“A day spent outside Kerry is a day wasted,” is a mantra one of my Kerry colleagues has recited many times over the years.
And as a result – without him even realising it - the Irish county has always intrigued me. Other than a brief trip there covering the Tour of Ireland cycling race in 2009, I had never really got to see The Kingdom, as it's fondly known, with my own eyes.
Indeed, as a sports journalist, I have seen the green and gold jerseys of Kerry dominate the world of Gaelic football, with their unique brand of brawn and brilliance. And so it is perhaps somewhat appropriate that my first trip proper to the county was one that involved exercise – a walking trip down the Dingle Peninsula – known as the Kerry Camino.
The Camino traces the route that St. Brendan took when he walked along the peninsula in the sixth century spreading Christianity from Tralee to Dingle. I made the journey with www.irelandways.com – an enterprising start-up company, run by a Frenchman, Roland Monsegu, who fell in love with Ireland’s countryside and transformed his passion into his business and livelihood.
Ireland Ways organised everything for me: transport from Dublin, accommodation in The Kingdom, and anything I needed along the route, taking any hassle that could have been there out of the way.
My base for the three days was Tralee, more precisely the Grand Hotel on Denny Street, a hotel bang in the heart of the town with a beautiful old period bar and one of the best restaurants in Tralee.
From the Grand you can do walking tours to learn more about the history of the town, and an interesting one it is too, incorporating a beautiful public park and the local courthouse, designed by a 16-year-old apprentice architect and decorated with two canons located at its entrance: one from the Crimean War and one from the Indian War.
One can also enjoy the local hostelries after a day’s walking on the Camino. In truth, one spot jumps out above the rest to do this, Seán Óg’s Bar, where the whole of Tralee seems to congregate for pints of Tom Crean’s lager at day’s end.
The Kerry Camino begins proper at St John’s Church in Tralee where one gets one’s first Camino stamp before heading along a route that has three sections along the peninsula: 1) Tralee to Camp, 2) Camp to Annascaul and 3) Annascaul to Dingle. It's a 57km trek that’s completed over three days with stop-offs en route.
I’ve travelled across the globe searching for the most beautiful places known to society, and hand on heart, this stretch of land is one of them.
Isolated paths stretch along for kilometres with peaks such as the Slieve Mish and Brandon Mountains rising up on both sides, with gorse, rock and wild fields in the foreground, and the odd sheep or cow for company; this landscape is only broken by the sight of the Atlantic coast as the mountains drop down to the sea lapping against Ireland’s wild south-western tip.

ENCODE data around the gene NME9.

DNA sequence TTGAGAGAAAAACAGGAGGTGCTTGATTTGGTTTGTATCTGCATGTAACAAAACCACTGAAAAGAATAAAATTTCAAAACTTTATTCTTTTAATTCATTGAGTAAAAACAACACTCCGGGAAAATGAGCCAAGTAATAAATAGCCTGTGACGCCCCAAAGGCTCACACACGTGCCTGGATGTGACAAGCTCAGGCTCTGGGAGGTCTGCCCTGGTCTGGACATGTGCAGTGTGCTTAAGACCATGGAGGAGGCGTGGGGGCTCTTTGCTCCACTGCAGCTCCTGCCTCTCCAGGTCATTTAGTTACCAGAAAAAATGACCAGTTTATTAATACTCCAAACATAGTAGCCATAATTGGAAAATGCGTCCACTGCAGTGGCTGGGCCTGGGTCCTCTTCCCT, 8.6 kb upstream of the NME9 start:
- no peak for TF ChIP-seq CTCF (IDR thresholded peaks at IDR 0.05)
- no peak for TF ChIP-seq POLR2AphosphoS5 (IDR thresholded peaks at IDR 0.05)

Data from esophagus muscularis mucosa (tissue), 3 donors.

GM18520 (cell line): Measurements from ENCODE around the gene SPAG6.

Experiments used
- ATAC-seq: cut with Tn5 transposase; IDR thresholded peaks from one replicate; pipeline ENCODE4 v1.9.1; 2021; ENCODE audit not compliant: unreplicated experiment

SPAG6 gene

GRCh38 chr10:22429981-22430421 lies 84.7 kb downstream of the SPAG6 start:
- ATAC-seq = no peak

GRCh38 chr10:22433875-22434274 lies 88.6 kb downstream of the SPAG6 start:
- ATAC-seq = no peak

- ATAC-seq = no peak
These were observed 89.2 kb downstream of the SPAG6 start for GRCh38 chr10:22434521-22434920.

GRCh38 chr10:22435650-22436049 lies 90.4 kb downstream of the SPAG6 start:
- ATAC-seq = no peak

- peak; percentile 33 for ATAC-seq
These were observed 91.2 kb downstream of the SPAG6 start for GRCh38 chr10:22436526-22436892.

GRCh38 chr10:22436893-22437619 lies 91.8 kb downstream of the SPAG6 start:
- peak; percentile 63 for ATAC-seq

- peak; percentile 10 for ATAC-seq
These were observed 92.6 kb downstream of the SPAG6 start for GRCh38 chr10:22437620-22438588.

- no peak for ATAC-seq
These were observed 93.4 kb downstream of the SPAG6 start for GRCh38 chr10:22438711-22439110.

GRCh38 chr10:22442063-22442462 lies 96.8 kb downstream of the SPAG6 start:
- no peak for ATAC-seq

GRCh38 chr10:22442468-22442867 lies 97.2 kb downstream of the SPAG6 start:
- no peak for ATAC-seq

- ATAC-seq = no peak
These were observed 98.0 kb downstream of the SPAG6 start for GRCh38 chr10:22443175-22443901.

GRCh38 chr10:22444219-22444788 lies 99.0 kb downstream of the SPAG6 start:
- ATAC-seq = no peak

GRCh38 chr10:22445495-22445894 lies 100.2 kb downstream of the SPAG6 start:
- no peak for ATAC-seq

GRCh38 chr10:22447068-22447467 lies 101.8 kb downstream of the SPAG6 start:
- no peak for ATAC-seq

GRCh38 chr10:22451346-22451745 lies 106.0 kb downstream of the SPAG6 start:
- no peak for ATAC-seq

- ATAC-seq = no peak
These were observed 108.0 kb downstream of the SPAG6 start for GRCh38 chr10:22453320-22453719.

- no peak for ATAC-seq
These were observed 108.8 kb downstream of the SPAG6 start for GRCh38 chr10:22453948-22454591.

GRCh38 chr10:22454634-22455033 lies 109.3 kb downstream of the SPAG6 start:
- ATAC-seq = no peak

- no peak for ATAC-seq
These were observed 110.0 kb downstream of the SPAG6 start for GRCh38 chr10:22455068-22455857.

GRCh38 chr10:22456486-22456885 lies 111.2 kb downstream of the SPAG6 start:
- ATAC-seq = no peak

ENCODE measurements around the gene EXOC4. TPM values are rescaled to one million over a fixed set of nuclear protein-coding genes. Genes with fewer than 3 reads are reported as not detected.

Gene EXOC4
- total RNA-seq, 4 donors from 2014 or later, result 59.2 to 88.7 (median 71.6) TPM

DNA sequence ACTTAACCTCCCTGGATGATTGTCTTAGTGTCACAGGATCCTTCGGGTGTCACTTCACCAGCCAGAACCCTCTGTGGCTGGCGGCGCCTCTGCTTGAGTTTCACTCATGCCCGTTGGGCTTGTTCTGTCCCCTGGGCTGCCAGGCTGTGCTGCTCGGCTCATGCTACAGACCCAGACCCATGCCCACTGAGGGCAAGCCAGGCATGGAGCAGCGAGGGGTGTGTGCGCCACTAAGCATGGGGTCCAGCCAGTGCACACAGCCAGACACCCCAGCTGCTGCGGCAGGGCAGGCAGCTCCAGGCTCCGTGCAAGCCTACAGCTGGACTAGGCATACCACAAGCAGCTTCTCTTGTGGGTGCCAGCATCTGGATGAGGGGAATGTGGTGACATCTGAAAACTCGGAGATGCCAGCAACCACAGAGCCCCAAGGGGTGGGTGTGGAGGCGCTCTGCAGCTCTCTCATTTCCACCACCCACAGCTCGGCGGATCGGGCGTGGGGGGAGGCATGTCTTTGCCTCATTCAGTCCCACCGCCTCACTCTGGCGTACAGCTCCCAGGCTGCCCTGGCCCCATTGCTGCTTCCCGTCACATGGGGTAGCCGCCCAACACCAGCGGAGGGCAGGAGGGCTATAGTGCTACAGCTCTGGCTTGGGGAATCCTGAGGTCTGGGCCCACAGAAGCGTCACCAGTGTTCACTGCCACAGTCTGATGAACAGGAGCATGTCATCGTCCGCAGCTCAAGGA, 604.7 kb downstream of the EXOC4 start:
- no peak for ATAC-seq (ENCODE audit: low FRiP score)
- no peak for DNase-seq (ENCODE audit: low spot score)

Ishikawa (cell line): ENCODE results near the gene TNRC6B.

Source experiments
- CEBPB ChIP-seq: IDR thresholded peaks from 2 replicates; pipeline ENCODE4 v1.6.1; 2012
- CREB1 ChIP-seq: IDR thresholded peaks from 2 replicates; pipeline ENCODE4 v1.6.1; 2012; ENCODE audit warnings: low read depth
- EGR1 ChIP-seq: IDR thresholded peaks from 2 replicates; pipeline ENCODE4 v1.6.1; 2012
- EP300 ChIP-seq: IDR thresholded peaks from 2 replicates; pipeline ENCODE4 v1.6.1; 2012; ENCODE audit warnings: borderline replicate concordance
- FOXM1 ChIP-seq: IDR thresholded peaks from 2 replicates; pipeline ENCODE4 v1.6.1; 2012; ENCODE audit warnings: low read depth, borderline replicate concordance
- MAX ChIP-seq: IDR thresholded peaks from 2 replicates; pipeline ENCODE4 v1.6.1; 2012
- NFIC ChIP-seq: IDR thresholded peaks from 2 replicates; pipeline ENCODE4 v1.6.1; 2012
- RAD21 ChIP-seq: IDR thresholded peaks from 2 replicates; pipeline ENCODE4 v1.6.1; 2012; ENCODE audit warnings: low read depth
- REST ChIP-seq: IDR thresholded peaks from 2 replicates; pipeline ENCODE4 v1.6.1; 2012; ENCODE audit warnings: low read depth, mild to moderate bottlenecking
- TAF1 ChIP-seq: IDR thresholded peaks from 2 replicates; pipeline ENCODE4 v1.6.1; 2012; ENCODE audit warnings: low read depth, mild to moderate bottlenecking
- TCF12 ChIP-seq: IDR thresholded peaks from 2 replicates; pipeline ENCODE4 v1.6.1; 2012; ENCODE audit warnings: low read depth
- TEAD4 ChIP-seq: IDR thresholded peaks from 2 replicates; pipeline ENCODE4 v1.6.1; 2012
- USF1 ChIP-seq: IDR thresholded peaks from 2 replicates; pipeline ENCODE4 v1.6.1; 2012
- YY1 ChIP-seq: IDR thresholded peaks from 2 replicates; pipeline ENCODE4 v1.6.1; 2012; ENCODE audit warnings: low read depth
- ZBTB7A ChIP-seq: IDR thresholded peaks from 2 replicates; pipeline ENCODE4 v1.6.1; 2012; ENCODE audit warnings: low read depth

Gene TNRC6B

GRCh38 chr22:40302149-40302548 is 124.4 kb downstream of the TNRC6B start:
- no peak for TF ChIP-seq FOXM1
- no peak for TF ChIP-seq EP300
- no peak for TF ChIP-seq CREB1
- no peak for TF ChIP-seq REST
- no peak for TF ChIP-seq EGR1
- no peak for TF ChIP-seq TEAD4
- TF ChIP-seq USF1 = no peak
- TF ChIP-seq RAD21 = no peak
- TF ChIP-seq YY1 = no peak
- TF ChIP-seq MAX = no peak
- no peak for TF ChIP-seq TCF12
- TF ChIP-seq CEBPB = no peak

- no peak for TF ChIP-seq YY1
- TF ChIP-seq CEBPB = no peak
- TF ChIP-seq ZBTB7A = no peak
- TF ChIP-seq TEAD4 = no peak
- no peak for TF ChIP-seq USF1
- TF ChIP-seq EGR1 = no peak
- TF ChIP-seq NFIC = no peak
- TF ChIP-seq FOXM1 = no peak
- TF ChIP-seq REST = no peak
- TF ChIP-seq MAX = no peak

Along the route there are numerous superb stop-offs, one such spot is Inch, where the trail loops down from Camp to the sea, before diverting back along the coast to Annascaul at the end of day two. Sammy’s Restaurant is located right on the beach at Inch, with its impossibly beautiful yellow sand strand running out ahead of the bar and restaurant, with surfers dotting the waves and the majesty of the surrounding mountains closing in all around in a natural amphitheatre. Fresh fish and chips here and a pint of Tom Crean’s lager – named after the Antarctic explorer born in Annascaul – sets you up for the second half of that day’s journey on to Annascaul itself where Crean’s very own bar is located with a statue of the great man erected directly opposite the public house.
From there the route winds its way on towards the final stop, Dingle, and St James’ Church, made famous by RTÉ TV show Other Voices, where a multitude of musicians have performed live over the years. In reality the church is minuscule, and the intimacy of the venue, where one gets one’s Camino passport stamped one last time, is palpable.
Sitting in its modest interior, Camino passport in hand, one gets an idea of what it must have been like to listen to the likes of Amy Winehouse, Jarvis Cocker, Mogwai, Seasick Steve or the Super Furry Animals playing the venue. One also gets a feeling for what it must have been like for one the early Irish Christians worshipping there.
Also in Dingle, in the former Catholic convent, one can see the fresco of the last supper by the mural artist Eleanor Yates, which is a beautiful way to round off the journey and muse over your experience along the route.
Back in Tralee, the superb restaurant at the Grand Hotel, or Finnegan’s Restaurant and Wine Cellar, are the places to wine and dine those weary walking aches away.
My newfound knowledge of The Kingdom tells me that a day in Kerry is indeed a day well spent. The county is the definition of natural beauty, and those Kerrymen and women that inhabit it add a wit, humour, vitality and warmth to the region that makes it impossible not to fall in love with The Kingdom.
How to walk the Kerry Camino yourself:
www.irelandways.com will organise an entire trip for solo travellers, couples or groups. This includes accommodation, guides, transfers and any other personal requests. They are an incredibly helpful company that go out of their way to provide tailor-made trips for their customers. They also offer walking tours in other locations all over Ireland including the Burren Way along the world famous Cliffs of Moher, the Western Way, the Cholmcille Way, the Beara Way, the Sheep’s Head Way, the Barrow Way, the Wicklow Way and more.
Their website is: www.irelandways.com
Their phone numbers are:
(01) 525 2886 (from Ireland)
1 646 801 7951 (from the US)